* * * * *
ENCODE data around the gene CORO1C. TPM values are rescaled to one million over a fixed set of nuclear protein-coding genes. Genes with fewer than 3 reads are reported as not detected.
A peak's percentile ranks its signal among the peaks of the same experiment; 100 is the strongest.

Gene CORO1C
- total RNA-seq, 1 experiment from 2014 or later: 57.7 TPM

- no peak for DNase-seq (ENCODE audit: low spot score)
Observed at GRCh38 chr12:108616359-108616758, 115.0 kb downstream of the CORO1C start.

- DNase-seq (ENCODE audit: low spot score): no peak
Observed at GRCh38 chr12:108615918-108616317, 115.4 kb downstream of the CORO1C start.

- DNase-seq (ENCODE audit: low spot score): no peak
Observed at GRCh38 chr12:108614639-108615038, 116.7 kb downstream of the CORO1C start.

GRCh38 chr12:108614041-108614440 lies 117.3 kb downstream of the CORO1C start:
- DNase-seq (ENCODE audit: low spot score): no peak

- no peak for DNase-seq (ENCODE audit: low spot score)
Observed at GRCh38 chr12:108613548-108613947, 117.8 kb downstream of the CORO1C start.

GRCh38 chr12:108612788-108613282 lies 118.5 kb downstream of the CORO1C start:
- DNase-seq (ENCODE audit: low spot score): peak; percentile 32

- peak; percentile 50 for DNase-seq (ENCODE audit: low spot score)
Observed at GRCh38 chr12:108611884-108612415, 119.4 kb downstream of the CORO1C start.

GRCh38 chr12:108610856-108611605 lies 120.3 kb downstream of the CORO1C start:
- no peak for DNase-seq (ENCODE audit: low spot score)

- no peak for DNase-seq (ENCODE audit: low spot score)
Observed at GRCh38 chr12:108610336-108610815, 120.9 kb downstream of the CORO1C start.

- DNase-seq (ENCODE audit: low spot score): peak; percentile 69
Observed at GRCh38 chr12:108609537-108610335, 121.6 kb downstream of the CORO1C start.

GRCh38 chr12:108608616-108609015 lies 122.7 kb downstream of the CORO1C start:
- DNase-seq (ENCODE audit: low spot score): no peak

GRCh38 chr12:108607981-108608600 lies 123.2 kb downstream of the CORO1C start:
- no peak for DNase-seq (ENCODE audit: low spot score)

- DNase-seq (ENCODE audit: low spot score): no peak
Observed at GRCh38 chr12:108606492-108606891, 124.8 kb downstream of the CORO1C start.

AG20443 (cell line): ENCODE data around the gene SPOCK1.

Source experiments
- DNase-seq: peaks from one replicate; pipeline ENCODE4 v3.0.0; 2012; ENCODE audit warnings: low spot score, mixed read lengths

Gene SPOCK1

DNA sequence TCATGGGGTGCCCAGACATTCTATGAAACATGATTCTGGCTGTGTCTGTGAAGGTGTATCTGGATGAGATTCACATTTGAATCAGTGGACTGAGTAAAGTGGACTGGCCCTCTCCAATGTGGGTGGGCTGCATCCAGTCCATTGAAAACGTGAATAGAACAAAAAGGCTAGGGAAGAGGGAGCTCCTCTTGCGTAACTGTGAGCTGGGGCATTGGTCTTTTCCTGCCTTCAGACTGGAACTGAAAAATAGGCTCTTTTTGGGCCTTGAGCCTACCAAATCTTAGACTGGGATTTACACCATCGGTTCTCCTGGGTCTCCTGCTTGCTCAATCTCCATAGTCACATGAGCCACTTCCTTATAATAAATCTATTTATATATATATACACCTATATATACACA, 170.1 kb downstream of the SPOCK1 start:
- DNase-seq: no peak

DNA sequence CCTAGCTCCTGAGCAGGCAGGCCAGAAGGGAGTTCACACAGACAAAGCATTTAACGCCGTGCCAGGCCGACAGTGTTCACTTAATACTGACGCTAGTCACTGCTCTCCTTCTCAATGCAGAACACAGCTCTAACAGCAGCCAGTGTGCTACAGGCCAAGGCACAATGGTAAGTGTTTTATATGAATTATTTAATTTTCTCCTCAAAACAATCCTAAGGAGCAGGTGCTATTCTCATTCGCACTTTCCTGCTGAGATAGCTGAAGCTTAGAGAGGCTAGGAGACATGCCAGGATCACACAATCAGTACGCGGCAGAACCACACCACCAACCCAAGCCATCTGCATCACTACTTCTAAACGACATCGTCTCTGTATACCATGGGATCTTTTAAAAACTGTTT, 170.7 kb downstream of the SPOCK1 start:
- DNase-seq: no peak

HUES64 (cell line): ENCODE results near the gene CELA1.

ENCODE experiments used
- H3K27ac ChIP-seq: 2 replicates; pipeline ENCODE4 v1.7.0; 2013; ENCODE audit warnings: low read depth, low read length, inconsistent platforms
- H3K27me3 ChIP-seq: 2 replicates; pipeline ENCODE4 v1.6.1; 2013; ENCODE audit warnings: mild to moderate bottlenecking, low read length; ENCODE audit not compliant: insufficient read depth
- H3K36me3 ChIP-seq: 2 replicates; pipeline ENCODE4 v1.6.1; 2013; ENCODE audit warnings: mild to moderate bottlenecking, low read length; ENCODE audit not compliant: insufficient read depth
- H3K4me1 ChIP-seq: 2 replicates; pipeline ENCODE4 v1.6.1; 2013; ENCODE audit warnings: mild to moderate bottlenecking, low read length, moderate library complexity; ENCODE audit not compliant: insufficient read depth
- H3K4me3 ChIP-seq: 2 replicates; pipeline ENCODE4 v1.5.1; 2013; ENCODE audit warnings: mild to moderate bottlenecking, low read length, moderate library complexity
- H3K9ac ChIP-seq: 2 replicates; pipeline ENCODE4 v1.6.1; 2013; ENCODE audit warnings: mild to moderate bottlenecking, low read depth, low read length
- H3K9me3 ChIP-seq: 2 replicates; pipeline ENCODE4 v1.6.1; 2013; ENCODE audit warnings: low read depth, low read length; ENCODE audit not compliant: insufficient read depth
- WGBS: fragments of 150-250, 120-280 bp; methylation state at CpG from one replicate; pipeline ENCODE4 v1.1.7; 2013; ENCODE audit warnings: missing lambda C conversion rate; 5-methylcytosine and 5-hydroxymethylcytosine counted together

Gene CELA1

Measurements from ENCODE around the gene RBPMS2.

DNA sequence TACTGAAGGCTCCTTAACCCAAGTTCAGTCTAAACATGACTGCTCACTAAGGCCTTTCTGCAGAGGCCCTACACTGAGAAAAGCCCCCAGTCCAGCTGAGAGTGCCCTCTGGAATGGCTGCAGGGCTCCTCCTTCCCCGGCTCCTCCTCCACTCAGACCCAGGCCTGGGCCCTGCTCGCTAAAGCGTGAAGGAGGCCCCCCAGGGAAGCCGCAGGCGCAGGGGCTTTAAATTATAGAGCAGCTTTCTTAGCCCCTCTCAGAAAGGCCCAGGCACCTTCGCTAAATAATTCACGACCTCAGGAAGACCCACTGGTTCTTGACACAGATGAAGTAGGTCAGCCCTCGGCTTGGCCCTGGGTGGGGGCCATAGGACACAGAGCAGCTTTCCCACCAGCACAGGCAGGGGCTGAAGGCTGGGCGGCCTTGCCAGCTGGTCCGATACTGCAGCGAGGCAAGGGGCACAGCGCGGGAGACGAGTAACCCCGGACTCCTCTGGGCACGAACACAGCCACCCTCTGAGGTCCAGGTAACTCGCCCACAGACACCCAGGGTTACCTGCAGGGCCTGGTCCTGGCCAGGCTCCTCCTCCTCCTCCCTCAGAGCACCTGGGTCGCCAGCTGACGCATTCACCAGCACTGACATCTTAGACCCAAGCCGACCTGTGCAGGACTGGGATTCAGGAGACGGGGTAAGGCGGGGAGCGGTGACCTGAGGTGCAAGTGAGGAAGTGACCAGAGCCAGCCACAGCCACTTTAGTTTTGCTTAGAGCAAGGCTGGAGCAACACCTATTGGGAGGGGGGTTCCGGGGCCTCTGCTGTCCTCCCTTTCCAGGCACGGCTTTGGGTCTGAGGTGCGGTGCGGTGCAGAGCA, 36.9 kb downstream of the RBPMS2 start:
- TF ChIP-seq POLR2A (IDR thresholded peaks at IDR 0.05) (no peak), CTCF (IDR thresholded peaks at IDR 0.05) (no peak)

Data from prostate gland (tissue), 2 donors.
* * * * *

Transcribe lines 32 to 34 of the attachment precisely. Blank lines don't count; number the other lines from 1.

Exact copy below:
Source experiments
- DNase-seq: peaks from one replicate; pipeline ENCODE4 v3.0.0; 2012; ENCODE audit warnings: low spot score, mixed read lengths

Gene SPOCK1